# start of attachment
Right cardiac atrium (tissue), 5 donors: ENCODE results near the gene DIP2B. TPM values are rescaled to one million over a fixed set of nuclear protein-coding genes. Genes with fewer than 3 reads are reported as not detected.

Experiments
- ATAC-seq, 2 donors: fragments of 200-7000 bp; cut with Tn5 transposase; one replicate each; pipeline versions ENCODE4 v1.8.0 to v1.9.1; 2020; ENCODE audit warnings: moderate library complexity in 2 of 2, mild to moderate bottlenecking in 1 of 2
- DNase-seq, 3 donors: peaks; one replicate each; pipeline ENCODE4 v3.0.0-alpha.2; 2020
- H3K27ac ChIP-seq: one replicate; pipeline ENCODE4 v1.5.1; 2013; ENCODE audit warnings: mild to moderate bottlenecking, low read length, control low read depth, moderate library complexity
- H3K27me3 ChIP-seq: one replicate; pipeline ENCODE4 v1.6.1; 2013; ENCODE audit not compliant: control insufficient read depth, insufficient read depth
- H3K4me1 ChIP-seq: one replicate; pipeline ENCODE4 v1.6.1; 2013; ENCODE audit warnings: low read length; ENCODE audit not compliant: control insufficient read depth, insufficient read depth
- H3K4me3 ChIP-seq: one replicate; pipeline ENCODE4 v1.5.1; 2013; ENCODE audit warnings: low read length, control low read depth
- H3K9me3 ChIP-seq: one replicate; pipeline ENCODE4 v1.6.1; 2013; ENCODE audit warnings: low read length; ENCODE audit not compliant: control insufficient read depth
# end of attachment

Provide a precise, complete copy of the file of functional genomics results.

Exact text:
Right cardiac atrium (tissue), 5 donors: ENCODE results near the gene DIP2B. TPM values are rescaled to one million over a fixed set of nuclear protein-coding genes. Genes with fewer than 3 reads are reported as not detected.

Experiments
- ATAC-seq, 2 donors: fragments of 200-7000 bp; cut with Tn5 transposase; one replicate each; pipeline versions ENCODE4 v1.8.0 to v1.9.1; 2020; ENCODE audit warnings: moderate library complexity in 2 of 2, mild to moderate bottlenecking in 1 of 2
- DNase-seq, 3 donors: peaks; one replicate each; pipeline ENCODE4 v3.0.0-alpha.2; 2020
- H3K27ac ChIP-seq: one replicate; pipeline ENCODE4 v1.5.1; 2013; ENCODE audit warnings: mild to moderate bottlenecking, low read length, control low read depth, moderate library complexity
- H3K27me3 ChIP-seq: one replicate; pipeline ENCODE4 v1.6.1; 2013; ENCODE audit not compliant: control insufficient read depth, insufficient read depth
- H3K4me1 ChIP-seq: one replicate; pipeline ENCODE4 v1.6.1; 2013; ENCODE audit warnings: low read length; ENCODE audit not compliant: control insufficient read depth, insufficient read depth
- H3K4me3 ChIP-seq: one replicate; pipeline ENCODE4 v1.5.1; 2013; ENCODE audit warnings: low read length, control low read depth
- H3K9me3 ChIP-seq: one replicate; pipeline ENCODE4 v1.6.1; 2013; ENCODE audit warnings: low read length; ENCODE audit not compliant: control insufficient read depth